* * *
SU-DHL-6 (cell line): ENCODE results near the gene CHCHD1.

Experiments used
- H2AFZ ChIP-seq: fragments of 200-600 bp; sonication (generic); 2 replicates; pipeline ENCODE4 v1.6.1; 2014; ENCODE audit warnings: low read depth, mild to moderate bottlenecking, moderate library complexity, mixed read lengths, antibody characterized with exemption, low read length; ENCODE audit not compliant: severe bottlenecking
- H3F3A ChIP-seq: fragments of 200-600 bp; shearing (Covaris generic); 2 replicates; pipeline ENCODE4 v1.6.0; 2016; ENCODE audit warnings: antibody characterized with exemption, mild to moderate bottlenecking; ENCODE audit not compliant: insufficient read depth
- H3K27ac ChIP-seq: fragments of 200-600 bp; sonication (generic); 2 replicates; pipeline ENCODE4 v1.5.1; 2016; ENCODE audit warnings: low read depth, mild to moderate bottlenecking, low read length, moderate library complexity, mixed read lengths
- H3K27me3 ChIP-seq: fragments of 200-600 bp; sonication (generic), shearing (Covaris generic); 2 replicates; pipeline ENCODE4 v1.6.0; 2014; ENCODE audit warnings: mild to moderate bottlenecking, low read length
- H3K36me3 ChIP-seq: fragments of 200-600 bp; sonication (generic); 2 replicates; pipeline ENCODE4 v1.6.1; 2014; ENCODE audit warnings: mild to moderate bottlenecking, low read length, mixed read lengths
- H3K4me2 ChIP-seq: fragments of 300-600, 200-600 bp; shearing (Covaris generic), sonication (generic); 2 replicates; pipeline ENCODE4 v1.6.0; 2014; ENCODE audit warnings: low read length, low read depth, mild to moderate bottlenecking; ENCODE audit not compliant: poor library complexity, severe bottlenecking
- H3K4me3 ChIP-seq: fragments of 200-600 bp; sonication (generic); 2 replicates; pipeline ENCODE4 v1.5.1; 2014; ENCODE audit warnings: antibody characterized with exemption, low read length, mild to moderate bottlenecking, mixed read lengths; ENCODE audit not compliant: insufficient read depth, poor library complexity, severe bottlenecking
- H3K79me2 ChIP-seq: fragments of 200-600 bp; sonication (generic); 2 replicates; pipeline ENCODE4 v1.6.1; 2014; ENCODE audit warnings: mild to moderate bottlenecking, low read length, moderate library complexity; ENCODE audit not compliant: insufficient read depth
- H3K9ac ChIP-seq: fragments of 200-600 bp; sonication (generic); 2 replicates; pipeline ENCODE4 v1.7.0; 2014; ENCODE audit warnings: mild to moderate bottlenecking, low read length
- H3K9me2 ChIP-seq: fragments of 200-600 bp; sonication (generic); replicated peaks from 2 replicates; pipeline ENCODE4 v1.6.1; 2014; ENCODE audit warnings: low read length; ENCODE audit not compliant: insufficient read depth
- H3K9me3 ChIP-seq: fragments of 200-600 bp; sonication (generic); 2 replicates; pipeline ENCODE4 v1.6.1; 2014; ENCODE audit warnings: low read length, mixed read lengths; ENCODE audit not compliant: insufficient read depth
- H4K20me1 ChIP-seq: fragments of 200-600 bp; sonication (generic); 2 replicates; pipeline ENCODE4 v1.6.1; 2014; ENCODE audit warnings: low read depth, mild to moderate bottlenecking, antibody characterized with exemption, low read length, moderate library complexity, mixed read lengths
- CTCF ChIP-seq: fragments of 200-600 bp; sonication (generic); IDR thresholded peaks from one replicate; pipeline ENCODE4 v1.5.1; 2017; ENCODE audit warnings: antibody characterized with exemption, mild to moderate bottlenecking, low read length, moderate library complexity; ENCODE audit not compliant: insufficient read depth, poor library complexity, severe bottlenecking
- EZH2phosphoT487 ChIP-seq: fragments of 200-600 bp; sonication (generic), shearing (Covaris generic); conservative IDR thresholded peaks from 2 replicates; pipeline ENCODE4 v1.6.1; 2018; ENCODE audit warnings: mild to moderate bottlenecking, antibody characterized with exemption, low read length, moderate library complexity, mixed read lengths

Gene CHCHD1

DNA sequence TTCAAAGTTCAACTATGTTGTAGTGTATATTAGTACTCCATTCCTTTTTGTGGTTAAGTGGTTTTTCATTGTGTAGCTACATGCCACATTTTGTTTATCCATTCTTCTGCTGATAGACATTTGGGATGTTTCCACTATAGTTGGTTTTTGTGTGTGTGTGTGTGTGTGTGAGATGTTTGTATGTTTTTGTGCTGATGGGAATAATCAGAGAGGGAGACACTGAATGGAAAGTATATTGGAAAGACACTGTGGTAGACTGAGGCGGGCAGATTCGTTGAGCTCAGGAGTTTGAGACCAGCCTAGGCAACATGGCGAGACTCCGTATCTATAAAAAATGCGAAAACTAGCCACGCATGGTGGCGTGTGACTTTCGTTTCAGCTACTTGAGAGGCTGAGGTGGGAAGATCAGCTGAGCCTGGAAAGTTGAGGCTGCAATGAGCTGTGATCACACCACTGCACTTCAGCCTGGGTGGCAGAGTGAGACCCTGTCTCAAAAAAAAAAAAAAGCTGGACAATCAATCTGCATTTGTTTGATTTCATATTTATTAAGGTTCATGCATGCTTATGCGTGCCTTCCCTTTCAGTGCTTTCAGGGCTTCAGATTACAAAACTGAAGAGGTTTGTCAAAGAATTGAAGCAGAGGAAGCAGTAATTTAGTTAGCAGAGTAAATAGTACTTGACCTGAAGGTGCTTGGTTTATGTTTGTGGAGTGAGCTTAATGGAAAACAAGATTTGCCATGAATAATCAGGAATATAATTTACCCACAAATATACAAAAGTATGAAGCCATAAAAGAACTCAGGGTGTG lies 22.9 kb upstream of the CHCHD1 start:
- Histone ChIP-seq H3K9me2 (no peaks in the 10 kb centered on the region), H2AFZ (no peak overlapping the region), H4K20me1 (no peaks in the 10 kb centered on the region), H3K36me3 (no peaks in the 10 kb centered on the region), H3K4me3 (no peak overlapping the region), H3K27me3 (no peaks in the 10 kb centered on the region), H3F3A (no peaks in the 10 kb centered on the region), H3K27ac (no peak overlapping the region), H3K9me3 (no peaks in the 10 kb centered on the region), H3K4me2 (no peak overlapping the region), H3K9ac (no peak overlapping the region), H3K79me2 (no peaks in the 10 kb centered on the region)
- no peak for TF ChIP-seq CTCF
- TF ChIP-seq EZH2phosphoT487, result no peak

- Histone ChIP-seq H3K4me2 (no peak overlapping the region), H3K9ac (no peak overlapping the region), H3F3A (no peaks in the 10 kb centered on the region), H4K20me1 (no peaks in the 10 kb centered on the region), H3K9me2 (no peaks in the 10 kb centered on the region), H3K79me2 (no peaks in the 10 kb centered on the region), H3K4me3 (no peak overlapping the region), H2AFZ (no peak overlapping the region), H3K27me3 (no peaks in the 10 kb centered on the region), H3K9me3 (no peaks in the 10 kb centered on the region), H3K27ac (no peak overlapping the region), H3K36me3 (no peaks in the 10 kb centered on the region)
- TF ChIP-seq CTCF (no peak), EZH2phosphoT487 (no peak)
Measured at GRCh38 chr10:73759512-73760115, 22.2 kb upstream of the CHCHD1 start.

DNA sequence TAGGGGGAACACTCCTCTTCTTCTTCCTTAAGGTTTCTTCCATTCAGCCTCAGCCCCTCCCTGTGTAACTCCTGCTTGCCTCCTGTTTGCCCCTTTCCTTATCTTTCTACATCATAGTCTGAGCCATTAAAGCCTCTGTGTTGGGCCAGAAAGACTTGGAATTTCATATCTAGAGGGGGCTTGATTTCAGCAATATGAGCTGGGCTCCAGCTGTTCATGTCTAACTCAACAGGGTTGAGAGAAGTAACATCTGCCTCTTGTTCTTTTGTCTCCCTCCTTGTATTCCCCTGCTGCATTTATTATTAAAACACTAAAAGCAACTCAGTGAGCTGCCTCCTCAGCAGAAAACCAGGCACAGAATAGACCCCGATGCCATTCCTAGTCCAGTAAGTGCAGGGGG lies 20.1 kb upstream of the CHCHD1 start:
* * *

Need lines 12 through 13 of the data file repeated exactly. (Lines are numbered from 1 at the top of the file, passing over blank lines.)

- H3K9me2 ChIP-seq: fragments of 200-600 bp; sonication (generic); replicated peaks from 2 replicates; pipeline ENCODE4 v1.6.1; 2014; ENCODE audit warnings: low read length; ENCODE audit not compliant: insufficient read depth
- H3K9me3 ChIP-seq: fragments of 200-600 bp; sonication (generic); 2 replicates; pipeline ENCODE4 v1.6.1; 2014; ENCODE audit warnings: low read length, mixed read lengths; ENCODE audit not compliant: insufficient read depth